Last Updated: 2022-12-06 15:42:01 UTC
by Johannes Ullrich (Version: 1)
Since 2014, self-replicating variants of DDoS attacks against routers and Linux-based IoT devices have been rampant. Gafgyt botnets target vulnerable IoT devices and use them to launch large-scale distributed denial-of-service attacks. SOHO and IoT devices are ubiquitous, less likely to have secure configurations or routine patches, and more likely to be at the internet edge. Attacks against these devices are less likely to be identified by enterprise monitoring techniques, and compromise may go unnoticed. Unwitting users then become part of attack propagation.
An attack on Sept 19th, 2022, followed this familiar pattern, seeking to exploit known vulnerabilities in devices from multiple vendors - including D-Link, eir, Huawei, Netgear, TP-Link, and routers using Realtek SDK.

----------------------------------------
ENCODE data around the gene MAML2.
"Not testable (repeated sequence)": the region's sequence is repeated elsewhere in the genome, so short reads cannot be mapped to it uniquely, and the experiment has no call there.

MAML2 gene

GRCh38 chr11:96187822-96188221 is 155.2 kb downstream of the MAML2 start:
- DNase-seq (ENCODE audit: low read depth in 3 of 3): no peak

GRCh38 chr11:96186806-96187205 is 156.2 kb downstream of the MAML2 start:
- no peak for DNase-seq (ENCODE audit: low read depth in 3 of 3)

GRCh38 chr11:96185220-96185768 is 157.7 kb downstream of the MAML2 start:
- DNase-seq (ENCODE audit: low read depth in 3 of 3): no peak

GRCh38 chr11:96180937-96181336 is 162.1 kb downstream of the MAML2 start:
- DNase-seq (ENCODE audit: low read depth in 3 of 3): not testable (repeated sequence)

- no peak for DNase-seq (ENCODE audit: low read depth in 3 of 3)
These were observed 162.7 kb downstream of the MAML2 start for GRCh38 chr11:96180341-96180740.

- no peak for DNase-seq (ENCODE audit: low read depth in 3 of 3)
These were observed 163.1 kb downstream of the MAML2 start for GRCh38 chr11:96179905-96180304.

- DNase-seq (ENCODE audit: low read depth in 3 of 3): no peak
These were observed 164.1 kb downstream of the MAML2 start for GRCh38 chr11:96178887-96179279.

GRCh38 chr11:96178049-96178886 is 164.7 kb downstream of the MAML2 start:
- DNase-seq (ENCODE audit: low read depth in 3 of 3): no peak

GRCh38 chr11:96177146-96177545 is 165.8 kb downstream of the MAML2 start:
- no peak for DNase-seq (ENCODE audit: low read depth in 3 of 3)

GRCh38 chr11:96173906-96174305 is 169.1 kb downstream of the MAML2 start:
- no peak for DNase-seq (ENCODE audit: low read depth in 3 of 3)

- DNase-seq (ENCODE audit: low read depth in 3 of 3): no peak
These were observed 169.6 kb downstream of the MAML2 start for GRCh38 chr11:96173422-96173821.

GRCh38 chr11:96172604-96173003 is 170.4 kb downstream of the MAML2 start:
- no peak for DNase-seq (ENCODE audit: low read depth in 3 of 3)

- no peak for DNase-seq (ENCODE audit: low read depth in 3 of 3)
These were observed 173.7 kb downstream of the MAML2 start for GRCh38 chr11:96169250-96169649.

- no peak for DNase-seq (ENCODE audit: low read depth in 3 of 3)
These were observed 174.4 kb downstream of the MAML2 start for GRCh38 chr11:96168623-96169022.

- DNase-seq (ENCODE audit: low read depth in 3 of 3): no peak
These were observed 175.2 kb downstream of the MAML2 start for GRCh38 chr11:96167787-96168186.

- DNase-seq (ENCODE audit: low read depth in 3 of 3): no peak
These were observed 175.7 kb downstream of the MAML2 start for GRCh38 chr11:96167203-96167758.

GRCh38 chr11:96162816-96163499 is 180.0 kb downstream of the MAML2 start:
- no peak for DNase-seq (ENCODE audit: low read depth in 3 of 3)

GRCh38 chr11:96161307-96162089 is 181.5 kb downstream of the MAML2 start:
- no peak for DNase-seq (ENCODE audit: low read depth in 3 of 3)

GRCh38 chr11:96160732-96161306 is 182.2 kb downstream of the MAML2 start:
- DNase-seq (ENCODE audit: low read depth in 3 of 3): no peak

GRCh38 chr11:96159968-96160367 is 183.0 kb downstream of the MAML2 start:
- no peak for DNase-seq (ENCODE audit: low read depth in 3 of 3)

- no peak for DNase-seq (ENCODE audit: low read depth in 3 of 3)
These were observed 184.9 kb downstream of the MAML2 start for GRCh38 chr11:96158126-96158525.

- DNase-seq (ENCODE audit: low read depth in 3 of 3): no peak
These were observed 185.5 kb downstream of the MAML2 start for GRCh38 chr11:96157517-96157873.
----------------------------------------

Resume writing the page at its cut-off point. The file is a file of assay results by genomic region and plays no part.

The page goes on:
An attacker or compromised device made numerous attempts to connect to the target with weak ssh credentials before eventually authenticating.
Upon authenticating, the attack downloads and executes the xd.86 payload.
The xd.86 botnet component searches out new targets. In the first 15 seconds, 1018 connection attempts are made to 115 unique addresses from an otherwise quiet system.
Outbound Connection Attempts
Eleven attacks are apparent based on the strings from xd.86. When vulnerable devices are discovered, and authentication is successful, one of these 11 actions is carried out to propagate the attack further.
Sources - Attack Source - VirusTotal
 - Payload Source - Virus Total
 - Main Payload Reputation - Virus Total - d47eaac87456ac5929363eee7cffc57540f6130539967dd5cdaf0ddca04e1e94
 - Secondary Payloads
lol.sh - f0d12efb246fac3a93f2cab32924e202eddbe92e7d80ba8be3219f5aadf0551e
xd.mips - 19e9baefa16cef3bede1d8b58992fe2e3d857c4fd38a102bf06c577a25502d60
xd.arm7 - 9069ff0e1c75cae1f7b2db10c244004c84791f4f81eb4c11ee53b7b07fa06f96
 - Bot with Strings in Common